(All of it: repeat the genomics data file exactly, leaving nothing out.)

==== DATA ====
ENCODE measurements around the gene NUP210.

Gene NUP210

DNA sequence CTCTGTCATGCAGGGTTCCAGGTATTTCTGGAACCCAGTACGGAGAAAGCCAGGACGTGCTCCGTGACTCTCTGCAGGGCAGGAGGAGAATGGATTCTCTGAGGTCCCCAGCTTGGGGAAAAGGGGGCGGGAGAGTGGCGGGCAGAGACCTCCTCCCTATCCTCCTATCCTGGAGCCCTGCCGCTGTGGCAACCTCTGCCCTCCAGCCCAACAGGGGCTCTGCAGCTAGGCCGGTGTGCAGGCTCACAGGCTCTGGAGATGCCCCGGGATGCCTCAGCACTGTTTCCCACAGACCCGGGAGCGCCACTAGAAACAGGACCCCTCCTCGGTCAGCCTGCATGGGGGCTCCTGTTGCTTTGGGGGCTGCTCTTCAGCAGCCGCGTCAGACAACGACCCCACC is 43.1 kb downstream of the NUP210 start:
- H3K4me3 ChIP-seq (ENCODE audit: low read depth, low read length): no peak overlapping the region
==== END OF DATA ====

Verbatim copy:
ENCODE measurements around the gene NUP210.

Gene NUP210

DNA sequence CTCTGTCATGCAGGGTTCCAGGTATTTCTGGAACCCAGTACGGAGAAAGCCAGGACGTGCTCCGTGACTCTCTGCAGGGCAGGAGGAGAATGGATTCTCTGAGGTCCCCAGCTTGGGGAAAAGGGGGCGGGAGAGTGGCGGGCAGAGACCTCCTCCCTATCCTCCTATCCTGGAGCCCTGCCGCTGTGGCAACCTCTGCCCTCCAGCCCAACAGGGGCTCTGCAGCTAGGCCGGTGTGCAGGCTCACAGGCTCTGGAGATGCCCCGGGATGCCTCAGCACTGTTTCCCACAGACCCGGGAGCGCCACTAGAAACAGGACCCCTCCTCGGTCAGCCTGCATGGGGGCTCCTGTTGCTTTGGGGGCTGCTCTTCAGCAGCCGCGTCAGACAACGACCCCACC is 43.1 kb downstream of the NUP210 start:
- H3K4me3 ChIP-seq (ENCODE audit: low read depth, low read length): no peak overlapping the region